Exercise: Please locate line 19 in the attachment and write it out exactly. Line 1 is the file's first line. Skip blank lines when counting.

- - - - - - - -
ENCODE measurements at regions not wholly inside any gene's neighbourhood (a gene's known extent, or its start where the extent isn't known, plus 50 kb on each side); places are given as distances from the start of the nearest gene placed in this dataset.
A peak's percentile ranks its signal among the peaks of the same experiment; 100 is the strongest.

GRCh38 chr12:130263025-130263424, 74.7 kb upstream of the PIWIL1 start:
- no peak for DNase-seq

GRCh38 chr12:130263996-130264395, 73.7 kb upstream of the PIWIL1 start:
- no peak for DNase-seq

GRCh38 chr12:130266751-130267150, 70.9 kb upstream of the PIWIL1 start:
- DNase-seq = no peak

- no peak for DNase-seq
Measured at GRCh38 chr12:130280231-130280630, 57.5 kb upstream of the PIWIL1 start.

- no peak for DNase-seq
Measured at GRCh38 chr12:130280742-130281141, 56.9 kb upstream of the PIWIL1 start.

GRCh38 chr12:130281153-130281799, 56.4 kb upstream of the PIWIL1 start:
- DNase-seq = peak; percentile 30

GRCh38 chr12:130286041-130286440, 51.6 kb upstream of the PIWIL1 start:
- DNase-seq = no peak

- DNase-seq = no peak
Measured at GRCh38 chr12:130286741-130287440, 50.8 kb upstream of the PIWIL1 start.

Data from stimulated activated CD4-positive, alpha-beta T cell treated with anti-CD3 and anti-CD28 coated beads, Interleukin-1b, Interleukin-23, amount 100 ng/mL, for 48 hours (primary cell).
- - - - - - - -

Data from stimulated activated CD4-positive, alpha-beta T cell treated with anti-CD3 and anti-CD28 coated beads, Interleukin-1b, Interleukin-23, amount 100 ng/mL, for 48 hours (primary cell).